Earlier this week, my terrific girlfriend introduced me to what has to be the best team name in professional baseball. Playing in the Stedler Division of the New York-Penn League and located in Burlington, Vermont, the Short-A affiliate of the Washington Nationals are known as the Vermont Lake Monsters. Originally the Vermont Expos, the team had to change its name after the big league club’s move to DC. After a contest, they settled on the Lake Monsters, named after their longtime mascot Champ, the Lake Champlain lake monster, itself named after a local Loch Ness-style superstition. Whatever the etymology, it’s a fantastic name. I love the idea of going to a Lake Monsters game three nights a week.
It’s the type of thing that you can only get away with in the minors and independent leagues. With only thirty big league franchises that have to serve millions of fans, the names are far from daring. Plus, with generations of fans having grown up with the one ballclub, there isn’t really any room for name changes. In the minors, though, that’s just not the case. Teams are sold, affiliates are changed, and owners are constantly looking for ways to excite their fan base. It’s the perfect storm for creative team names and mascots.
With that in mind, I thought it’d be fun to take a look at the various minor leagues (and only the minor leagues – there are just too many independent leagues to try to weed through) and see what the most creative club names were. Clubs like the Pawtucket Red Sox or Helena Brewers, then, won’t be included here, and even names like the Columbus Clippers and Portland Beavers are a little too pedestrian to make the list. I’m looking for the really unique names because, after all, that’s just one of the charms of the minor leagues.
Using the list of minor leagues over at Wikipedia, I went through each of the leagues and chose the ones that seemed most interesting. Here, then, are the most creative club names in each of the affiliated minor leagues:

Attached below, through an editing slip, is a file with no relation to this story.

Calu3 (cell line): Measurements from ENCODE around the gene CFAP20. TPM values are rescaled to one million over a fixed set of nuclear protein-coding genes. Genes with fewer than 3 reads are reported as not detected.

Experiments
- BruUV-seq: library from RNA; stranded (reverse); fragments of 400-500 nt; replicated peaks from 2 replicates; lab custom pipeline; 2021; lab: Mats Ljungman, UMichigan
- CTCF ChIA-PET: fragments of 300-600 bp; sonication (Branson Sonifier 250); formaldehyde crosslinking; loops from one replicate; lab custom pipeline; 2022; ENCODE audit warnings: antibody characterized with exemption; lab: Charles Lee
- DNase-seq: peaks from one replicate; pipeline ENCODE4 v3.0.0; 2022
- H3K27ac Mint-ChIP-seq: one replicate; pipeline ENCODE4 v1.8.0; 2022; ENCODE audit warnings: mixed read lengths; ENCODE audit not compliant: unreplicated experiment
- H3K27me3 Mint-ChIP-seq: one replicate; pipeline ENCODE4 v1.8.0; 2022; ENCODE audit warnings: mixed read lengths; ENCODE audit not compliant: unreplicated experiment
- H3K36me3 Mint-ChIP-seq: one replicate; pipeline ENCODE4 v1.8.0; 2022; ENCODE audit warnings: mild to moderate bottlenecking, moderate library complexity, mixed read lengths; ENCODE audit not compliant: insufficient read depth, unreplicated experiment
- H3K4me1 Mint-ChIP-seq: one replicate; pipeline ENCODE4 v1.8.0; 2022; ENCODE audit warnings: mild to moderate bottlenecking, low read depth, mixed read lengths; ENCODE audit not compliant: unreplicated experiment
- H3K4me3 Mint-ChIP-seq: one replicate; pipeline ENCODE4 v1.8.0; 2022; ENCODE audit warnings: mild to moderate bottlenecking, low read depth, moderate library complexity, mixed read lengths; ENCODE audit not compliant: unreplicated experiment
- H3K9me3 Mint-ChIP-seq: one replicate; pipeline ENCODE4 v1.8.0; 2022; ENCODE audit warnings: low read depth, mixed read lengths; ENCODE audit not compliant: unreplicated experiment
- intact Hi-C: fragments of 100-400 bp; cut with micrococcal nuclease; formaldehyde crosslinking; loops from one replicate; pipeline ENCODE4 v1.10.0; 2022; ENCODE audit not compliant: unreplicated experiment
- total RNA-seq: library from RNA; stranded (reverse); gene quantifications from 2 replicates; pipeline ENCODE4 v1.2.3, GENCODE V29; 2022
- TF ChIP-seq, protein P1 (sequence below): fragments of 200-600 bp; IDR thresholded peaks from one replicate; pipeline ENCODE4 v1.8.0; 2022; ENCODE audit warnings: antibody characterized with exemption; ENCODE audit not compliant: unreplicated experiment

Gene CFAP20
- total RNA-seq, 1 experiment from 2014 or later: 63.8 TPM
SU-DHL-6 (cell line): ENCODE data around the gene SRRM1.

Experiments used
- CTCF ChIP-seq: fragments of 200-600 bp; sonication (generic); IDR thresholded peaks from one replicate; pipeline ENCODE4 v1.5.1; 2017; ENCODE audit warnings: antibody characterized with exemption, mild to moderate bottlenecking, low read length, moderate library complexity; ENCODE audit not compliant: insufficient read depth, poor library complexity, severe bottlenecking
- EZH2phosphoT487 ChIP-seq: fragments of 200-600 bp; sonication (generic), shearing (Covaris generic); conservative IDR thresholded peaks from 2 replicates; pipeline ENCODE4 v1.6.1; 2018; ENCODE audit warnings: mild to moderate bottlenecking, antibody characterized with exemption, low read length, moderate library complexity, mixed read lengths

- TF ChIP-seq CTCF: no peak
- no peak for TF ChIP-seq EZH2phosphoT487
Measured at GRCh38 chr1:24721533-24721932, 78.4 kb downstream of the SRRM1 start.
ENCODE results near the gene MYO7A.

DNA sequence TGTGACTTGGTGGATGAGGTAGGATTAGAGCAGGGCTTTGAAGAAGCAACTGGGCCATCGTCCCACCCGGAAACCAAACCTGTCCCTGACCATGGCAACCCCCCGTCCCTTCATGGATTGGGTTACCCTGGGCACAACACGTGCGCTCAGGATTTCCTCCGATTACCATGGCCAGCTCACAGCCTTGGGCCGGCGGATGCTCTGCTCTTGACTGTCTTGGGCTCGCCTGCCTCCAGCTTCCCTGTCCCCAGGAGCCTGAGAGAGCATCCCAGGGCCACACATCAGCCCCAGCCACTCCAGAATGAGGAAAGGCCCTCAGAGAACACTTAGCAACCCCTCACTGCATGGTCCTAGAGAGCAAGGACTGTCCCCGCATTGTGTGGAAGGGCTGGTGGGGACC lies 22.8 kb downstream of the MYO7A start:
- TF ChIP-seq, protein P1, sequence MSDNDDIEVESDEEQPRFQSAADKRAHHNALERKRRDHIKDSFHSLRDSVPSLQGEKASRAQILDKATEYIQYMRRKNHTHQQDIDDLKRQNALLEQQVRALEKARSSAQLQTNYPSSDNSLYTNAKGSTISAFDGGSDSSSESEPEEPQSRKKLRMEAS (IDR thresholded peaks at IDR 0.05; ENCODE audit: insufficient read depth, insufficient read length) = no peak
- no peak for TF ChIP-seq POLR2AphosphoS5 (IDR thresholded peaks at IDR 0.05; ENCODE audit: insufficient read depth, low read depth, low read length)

International League: Toledo Mud Hens [old, but still classic] & Lehigh Valley IronPigs
Pacific Coast League: Round Rock Express [nice homage to owner Nolan Ryan] & Reno Aces [one of the better dual-meaning names I came across]; special “crappy name honor” to the Albuquerque Isotopes & Las Vegas 51’s
Eastern League: Connecticut Defenders [not a lot to choose from here, but it’s still a pretty good name]
Southern League: [quite a few good names here] Montgomery Biscuits, Tennessee Smokies, andChattanooga Lookouts; special note to the West Tennessee Diamond Jaxx and their stadium,Pringles Park
Texas League: Northwest Arkansas Naturals [named after noth the “Natural State” and the Robert Redford film] & San Antonio Missions
California League: Lancaster JetHawks [the city is home to Edwards Air Force base] & the Visalia Rawhide; special “crappy name honor” to the Inland Empire 66ers of San Bernadino [I guess it’s a Southern California thing]
Florida State League: Jupiter Hammerheads & Brevard County Manatees
Carolina League: Myrtle Beach Pelicans & Frederick Keys
South Atlantic League (“Sally League”): Savannah Sand Gnats, Bowling Green Hot Rods, & Hickory Crawdads
Midwest League: Lansing Lugnuts & Fort Wayne TinCaps [apparently named after Johnny Appleseed, who’s buried in town]
There are three more minor leagues, but every team in them is named after their affiliate, like the Bristol White Sox or Bluefield Orioles: the Appalachian League (Advanced Rookie), the Gulf Coast League (Rookie), and the Arizona League (Rookie).
Besides the Lake Monsters, my favorite of these teams are probably the Lansing Lugnuts, Montgomery Biscuits, and the Jupiter Hammerheads, each fantastically unique team names (check out that cap!). The Volcanoes, Ghosts, and Sand Gnats are all pretty great names too. It’s no surprise, really, that they are all in the lower-level leagues, as that’s where the financial needs of a team are most apparent. They’re like independent leagues in that respect.
Whatever the reasons, though, it’s easy to agree that there are some fantastically creative and fun team names and mascots in the minor leagues. It makes me wish that I had more opportunities to travel around the minors and go see the different teams and their stadiums. A summer of that, seeing games from triple-A to low-A, would be a blast (imagine the collection of hats and t-shirts you could get!). Until then, though, it’s nice to know that there are so many fun and unique teams around the leagues.